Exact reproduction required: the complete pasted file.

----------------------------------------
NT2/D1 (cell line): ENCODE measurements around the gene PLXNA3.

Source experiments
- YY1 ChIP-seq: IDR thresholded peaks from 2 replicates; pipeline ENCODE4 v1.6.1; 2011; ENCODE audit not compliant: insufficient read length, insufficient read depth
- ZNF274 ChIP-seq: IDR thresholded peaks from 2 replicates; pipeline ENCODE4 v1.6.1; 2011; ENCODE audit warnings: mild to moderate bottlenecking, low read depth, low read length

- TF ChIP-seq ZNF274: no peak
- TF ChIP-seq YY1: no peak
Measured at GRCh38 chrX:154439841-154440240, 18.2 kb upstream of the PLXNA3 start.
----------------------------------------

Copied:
NT2/D1 (cell line): ENCODE measurements around the gene PLXNA3.

Source experiments
- YY1 ChIP-seq: IDR thresholded peaks from 2 replicates; pipeline ENCODE4 v1.6.1; 2011; ENCODE audit not compliant: insufficient read length, insufficient read depth
- ZNF274 ChIP-seq: IDR thresholded peaks from 2 replicates; pipeline ENCODE4 v1.6.1; 2011; ENCODE audit warnings: mild to moderate bottlenecking, low read depth, low read length

- TF ChIP-seq ZNF274: no peak
- TF ChIP-seq YY1: no peak
Measured at GRCh38 chrX:154439841-154440240, 18.2 kb upstream of the PLXNA3 start.